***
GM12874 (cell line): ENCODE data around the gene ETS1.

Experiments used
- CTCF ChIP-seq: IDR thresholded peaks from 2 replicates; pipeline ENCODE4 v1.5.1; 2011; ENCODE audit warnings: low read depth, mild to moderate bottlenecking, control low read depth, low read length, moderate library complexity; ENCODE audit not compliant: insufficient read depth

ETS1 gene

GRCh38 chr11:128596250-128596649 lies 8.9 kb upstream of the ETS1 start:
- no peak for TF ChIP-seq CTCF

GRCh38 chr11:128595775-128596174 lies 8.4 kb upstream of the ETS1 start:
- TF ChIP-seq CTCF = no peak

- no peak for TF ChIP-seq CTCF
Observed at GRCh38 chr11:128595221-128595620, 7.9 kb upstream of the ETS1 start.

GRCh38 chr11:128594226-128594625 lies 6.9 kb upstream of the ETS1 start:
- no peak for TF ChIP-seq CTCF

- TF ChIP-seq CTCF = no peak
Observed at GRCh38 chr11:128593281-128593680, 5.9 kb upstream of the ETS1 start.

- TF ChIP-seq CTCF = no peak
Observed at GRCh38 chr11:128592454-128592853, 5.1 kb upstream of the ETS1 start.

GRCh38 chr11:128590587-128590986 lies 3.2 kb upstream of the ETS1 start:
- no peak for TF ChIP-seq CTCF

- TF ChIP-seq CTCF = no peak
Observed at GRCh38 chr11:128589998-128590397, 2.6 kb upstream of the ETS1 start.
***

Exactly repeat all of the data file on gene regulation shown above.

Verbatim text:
GM12874 (cell line): ENCODE data around the gene ETS1.

Experiments used
- CTCF ChIP-seq: IDR thresholded peaks from 2 replicates; pipeline ENCODE4 v1.5.1; 2011; ENCODE audit warnings: low read depth, mild to moderate bottlenecking, control low read depth, low read length, moderate library complexity; ENCODE audit not compliant: insufficient read depth

ETS1 gene

GRCh38 chr11:128596250-128596649 lies 8.9 kb upstream of the ETS1 start:
- no peak for TF ChIP-seq CTCF

GRCh38 chr11:128595775-128596174 lies 8.4 kb upstream of the ETS1 start:
- TF ChIP-seq CTCF = no peak

- no peak for TF ChIP-seq CTCF
Observed at GRCh38 chr11:128595221-128595620, 7.9 kb upstream of the ETS1 start.

GRCh38 chr11:128594226-128594625 lies 6.9 kb upstream of the ETS1 start:
- no peak for TF ChIP-seq CTCF

- TF ChIP-seq CTCF = no peak
Observed at GRCh38 chr11:128593281-128593680, 5.9 kb upstream of the ETS1 start.

- TF ChIP-seq CTCF = no peak
Observed at GRCh38 chr11:128592454-128592853, 5.1 kb upstream of the ETS1 start.

GRCh38 chr11:128590587-128590986 lies 3.2 kb upstream of the ETS1 start:
- no peak for TF ChIP-seq CTCF

- TF ChIP-seq CTCF = no peak
Observed at GRCh38 chr11:128589998-128590397, 2.6 kb upstream of the ETS1 start.